A large shrub or small tree to 8 metres high with hard to corky fibrous bark.
It has a mostly coastal occurrence, growing from the NSW south coast and border, border, north to Port Macquarie, extending west to the Blue Mountains and Southern Tablelands. It extends along the Victorian Coast and into South Australia and Tasmania.
It has spread as a weed further afield in South Australia, Western Australia and inland parts of Victoria, and possibly Queensland.
It grows in coastal heathland and shrublands communities, often on headlands or coastal ranges.
Leaves are alternate, linear to narrow-oval in shape, with the end tapering to a distinct hook, to 25 mm long and approximately 1 mm wide, aromatic when crushed, mid to dark green.
In Melaleuca species, flowers are usually arranged in spikes or heads. Within the head or spike, the flowers are often in groups of two or three, Flowers have five sepals (sometimes fused into a ring of tissue) and five petals which are typically small and do not persist on the flower for long.
Like many other Myrtaceae genera, the flowers are conspicuously staminate and without a petiole (sessile) with each flower having many stamens surrounding one carpel. The stamens are typically fused into five separate bundles (staminal claws) which each bundle sitting opposite a petal (a generally useful identifying feature for the genus to distinguish it from Callistemon).
In this species, the flowers are white to cream-coloured (pink has been observed), and are arranged in cylindrical spikes, often on older wood. The spikes are up to 50 mm long and 25 mm in diameter, containing many flowers.
The fruits are capsules, woody and round, to 5 mm in diameter with the inner orifice to 4 mm in diameter.
Melaleucas can be propagated by either seed or cuttings. However, to maintain desirable characteristics of a particular plant, vegetative propagation (eg. cuttings) must be used. This also applies to propagation of named cultivars.
This species has been popular in cultivation for a long time and has been planted in large numbers in coastal areas (especially settings such as coastal golf course fairways).
It is a hardy, commonly grown species, often used as a fast-growing screen and hedge plant, but it also has the potential to become a weed. It has become naturalised in Western Australia and parts of Victoria.
It can be shaped into a well-rounded shrub with dense foliage. It can grow large but can be kept in check with regular pruning. The cream inflorescences can be produced in large numbers. It tolerates a full sandy soil to enriched loam. May not thrive on clay soils.
Melaleucas are mostly pollinated by insects, including the introduced honey bee (Apis mellifera), flies, beetles, wasps and thrips. Birds such as lorikeets and honeyeaters, as well as, flying foxes often visit the flowers and are probably also pollinators. Hence, they are important plants to create diversity in a suburban garden.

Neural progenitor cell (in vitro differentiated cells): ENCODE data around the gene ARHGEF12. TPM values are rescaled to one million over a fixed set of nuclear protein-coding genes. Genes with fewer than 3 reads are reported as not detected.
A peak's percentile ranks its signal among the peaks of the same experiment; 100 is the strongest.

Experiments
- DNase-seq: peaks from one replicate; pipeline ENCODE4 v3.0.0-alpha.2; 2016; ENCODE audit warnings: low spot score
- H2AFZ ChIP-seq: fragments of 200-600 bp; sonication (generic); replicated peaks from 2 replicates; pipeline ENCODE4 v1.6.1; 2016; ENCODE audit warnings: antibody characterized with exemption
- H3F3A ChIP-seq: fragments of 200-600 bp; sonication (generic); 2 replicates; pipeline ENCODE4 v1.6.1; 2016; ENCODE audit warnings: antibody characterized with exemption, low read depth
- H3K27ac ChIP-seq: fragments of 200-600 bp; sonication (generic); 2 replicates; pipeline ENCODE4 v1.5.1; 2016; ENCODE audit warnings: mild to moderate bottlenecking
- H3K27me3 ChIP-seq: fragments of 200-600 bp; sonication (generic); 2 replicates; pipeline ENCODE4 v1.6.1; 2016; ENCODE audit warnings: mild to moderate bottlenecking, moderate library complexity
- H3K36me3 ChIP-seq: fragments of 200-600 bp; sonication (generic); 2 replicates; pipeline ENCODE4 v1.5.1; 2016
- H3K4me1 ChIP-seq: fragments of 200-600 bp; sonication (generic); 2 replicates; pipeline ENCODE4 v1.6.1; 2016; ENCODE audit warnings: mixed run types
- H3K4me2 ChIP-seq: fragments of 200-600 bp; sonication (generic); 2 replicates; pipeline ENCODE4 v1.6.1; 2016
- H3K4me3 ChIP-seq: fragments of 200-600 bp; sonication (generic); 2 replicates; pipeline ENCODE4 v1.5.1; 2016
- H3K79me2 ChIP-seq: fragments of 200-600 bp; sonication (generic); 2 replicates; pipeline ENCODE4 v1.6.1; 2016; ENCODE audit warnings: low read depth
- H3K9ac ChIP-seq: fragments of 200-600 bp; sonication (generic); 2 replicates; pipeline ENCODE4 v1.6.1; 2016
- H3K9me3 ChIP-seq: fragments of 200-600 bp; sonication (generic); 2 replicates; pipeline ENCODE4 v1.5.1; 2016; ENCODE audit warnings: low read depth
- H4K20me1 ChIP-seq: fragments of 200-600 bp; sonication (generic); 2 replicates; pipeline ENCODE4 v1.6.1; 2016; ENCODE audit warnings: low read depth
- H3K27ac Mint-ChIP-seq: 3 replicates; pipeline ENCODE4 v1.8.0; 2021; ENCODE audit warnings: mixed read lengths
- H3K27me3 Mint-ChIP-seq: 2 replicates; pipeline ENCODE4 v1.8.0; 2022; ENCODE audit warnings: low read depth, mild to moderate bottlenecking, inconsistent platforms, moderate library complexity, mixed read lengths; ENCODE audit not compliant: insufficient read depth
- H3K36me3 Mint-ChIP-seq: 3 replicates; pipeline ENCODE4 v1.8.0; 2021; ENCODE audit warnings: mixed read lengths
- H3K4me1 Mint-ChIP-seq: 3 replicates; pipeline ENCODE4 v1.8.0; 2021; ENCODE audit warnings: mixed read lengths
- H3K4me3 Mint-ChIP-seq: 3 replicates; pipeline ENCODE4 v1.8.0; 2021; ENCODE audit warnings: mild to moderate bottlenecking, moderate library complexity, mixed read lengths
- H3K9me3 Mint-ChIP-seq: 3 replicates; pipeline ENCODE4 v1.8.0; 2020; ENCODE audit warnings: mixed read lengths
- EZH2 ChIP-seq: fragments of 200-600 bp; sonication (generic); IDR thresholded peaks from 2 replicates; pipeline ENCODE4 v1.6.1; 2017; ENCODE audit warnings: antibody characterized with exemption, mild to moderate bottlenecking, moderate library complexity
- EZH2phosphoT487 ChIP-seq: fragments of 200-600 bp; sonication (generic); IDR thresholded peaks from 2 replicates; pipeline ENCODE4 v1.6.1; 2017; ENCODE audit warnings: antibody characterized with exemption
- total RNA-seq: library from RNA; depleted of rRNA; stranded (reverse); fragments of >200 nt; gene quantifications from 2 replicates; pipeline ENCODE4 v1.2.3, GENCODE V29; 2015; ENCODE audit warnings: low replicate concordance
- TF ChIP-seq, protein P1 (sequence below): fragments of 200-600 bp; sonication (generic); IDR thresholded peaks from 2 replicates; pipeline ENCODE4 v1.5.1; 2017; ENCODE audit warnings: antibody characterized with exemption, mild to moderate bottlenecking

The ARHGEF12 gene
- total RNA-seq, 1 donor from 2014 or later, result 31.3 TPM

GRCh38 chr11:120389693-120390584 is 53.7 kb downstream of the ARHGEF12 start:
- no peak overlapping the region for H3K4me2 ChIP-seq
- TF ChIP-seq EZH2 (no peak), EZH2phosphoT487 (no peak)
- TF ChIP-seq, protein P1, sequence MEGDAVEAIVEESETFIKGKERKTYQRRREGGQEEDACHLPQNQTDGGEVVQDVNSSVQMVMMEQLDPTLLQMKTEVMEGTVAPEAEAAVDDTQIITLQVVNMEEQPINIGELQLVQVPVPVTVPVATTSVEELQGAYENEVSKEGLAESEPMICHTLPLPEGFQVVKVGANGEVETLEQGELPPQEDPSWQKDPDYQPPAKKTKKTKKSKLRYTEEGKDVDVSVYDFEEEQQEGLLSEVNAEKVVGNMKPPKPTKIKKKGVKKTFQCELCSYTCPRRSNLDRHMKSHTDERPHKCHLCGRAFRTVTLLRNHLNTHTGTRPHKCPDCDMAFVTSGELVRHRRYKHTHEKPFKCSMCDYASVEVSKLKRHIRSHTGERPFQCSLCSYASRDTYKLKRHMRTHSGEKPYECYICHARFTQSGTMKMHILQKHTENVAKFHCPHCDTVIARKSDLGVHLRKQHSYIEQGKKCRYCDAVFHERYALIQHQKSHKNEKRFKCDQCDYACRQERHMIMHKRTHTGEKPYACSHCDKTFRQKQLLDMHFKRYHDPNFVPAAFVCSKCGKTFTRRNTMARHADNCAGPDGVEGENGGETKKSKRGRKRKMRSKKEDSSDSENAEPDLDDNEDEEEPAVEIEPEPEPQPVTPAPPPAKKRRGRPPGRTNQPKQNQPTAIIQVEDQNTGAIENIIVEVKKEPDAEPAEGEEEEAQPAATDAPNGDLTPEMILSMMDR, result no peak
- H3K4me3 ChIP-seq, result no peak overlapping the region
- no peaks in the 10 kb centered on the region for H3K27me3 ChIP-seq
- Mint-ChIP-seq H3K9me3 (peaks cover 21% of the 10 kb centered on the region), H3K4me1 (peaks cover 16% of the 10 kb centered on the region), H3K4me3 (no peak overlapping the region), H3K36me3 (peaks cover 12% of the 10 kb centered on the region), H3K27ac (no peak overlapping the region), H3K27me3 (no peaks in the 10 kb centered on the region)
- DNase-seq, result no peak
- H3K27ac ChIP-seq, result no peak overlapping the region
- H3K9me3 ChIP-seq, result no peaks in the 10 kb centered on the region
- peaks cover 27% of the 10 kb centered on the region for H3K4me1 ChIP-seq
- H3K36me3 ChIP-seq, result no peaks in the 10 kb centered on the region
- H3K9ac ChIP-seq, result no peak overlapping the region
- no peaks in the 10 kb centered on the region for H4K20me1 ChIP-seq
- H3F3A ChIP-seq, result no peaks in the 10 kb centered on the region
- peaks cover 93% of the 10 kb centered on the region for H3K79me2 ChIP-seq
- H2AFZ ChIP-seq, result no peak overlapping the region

Most species respond well to pruning. It is advised to undertake a light annual trim to promote bushy growth. Some will withstand severe pruning as they can produce coppicing growth (epicormic shoots etc).
Melaleucas are typically healthy plants and can usually defend against pests and diseases. The most serious pest is probably webbing caterpillar. These grubs will encase themselves in a web-like structure of foliage and droppings, causing severe defoliation.
Melaleucas can be fertilised if done responsibly. The use of a slow-release fertiliser after flowering is recommended.
Propagate from seed and cuttings.
There are two subspecies:
Melaleuca armillaris subsp. armillaris which is the more common and widespread subspecies often naturalising and becoming weedy.
Melaleuca armillaris. subsp. akineta which has shorter stamens and fewer flowers in the inflorescence. It is only found in the Gawler Ranges of South Australia, where it grows on ridges and granite outcrops.
The genus Melaleuca has been subject to recent taxonomic revision with early and recent botanists including Ferdinand von Mueller and Lyndley Craven (deceased in 2014) proposing to expand the genus to include Callistemon and others.
Craven et al. (2014) published new species combinations which included the renaming of all Callistemon species to Melaleuca, based on evolutionary relationships and DNA evidence and other features.
Currently, the NSW Herbarium advises that the Callistemon genus can still be used.
This species easily regenerates after fire, producing coppicing basal and branch shoots. It will also regenerate by seed.
Melaleuca – is derived from the Ancient Greek mélas (μέλας) meaning “dark” or “black” and leukós (λευκός) meaning “white”, apparently because one of the first specimens described had fire-blackened white bark.
armillaris – is from the Latin armilla, meaning “bracelet”, apparently in reference to the appearance of the cylinder of fruits on the branches. Some other plant species carrying this epithet, are possibly named due to the fact that the fruits were used as beads for bracelets by Indigenous Peoples.
This species is not considered to be at risk in the wild.
Wikipedia – Melaleuca armillaris and Melaleuca profile page
NSW Flora Online (PlantNET) – Melaleuca armillaris profile page
Craven, L.A., Edwards, R.D. and Cowley, K.J. (2014). New combinations and names in Melaleuca (Myrtaceae). Taxon 63(3): 663-670.